There are plenty of other obstacles to getting meaningful legislation moving. There's ignorance, even among supporters of stem-cell research. “On the government end, there's no one who knows this stuff at all,” says Peter Koutoujian, House chair of the Joint Committee on Health Care and sponsor of two stem-cell bills submitted for the current session. For his part, Koutoujian seemed unaware when told that Wisconsin has pledged massive amounts of money for stem-cell research.

There's been a lot of talk, to be sure. In his inaugural speech in January, Senate President Robert Travaglini called for the passage of a stem-cell research bill. “This issue has languished for too long,” he said. “In the eyes of many, we have lost ground in our competition with states such as California and New Jersey. With swift action during this legislative session, we can regain a competitive edge.” Last month, Senate leaders filed yet another bill supporting embryonic-stem-cell research, but providing no money for it. “We're not putting our money where our mouths are,” Koutoujian says. Critics immediately vowed to fight the bill.

Asked if the absence of financial support for stem-cell research puts Massachusetts at a disadvantage, Creem — also a sponsor of this latest legislation — responds testily, “No, because there are plenty of reasons why people want to live here. I mean, Massachusetts is one of the most desirable places to live. We have world-class institutions, we have hospitals here.”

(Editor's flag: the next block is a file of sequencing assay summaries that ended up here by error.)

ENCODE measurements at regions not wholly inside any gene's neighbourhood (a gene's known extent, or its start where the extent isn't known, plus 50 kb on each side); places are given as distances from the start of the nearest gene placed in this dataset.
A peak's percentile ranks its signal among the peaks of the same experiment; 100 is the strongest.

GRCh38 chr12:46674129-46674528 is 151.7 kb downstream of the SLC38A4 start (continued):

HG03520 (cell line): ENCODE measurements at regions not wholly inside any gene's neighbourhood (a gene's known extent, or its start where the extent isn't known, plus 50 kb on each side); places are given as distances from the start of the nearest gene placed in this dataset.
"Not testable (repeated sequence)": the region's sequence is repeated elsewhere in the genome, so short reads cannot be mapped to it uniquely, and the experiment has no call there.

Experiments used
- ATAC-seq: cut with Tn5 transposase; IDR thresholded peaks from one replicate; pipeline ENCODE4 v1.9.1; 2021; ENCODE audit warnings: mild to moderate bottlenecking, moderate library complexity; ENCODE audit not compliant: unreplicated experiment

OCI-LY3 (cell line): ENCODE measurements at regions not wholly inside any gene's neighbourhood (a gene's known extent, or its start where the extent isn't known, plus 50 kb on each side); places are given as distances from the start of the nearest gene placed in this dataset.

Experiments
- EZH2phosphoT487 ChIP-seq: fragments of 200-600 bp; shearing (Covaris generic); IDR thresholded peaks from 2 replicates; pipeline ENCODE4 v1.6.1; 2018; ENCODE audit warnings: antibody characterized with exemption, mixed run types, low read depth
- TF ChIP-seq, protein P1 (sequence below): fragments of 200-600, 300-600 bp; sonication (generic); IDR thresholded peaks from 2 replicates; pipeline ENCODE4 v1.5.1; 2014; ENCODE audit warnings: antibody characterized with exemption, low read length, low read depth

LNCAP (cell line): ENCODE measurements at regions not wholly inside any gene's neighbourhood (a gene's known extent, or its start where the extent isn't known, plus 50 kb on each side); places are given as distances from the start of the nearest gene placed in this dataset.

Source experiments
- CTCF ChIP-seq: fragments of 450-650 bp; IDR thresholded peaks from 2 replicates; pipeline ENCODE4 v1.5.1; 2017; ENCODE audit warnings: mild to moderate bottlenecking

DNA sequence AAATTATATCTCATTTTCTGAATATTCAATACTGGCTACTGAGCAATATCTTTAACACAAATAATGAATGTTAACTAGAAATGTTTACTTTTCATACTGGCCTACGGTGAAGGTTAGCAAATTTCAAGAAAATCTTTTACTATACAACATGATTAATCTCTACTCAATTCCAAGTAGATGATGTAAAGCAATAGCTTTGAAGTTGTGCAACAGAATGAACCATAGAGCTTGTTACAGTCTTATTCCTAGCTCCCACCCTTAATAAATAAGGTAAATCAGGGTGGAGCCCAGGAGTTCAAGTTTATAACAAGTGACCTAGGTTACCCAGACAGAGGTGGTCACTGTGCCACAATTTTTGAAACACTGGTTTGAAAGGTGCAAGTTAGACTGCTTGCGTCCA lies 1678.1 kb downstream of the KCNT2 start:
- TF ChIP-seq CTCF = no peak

It's that attitude that may be our downfall. Asks Jaenisch: “What would you do if you knew [stem-cell research] will be a big problem here and you knew you can do things in California that wouldn't be possible in Massachusetts?”

Back in his overflowing office in Worcester, Robert Lanza launches into a story that makes him visibly sad to tell. One day, he says, a policeman came to visit him shortly after he published a paper showing that human embryonic stem cells could be used to create retinal cells that might help cure macular degeneration-a leading cause of blindness. The cop's son had a retinal degenerative disease and was slowly slipping into darkness.

“I was almost in tears by the time he was done,” says Lanza. “And I'm thinking, we've had those cells frozen away for nine months, and because we didn't have $20,000, they're just sitting there, and his kid is going to be blind in three years.” He jumps out of his chair. “There's no reason for it. None.”

But there is a reason, and it's money. Lanza, too, has had an offer of millions of dollars to start up a stem-cell research center – if he moved to California.

He has finally closed on some other private funding that will keep him in fax cartridges — and in Worcester — at least for the near future. “If Massachusetts passes this legislation and gives some funding, I know our investors would be comfortable staying here,” he says. “If it doesn't pass, the future is more uncertain.” And so are the coming days of his colleagues in academia. “We have arguably the most creative and talented biomedical community in the world,” he says. “To lose our stem-cell scientists, or to not fund them and have them watch this unfold on TV rather than in their labs, is just sad.”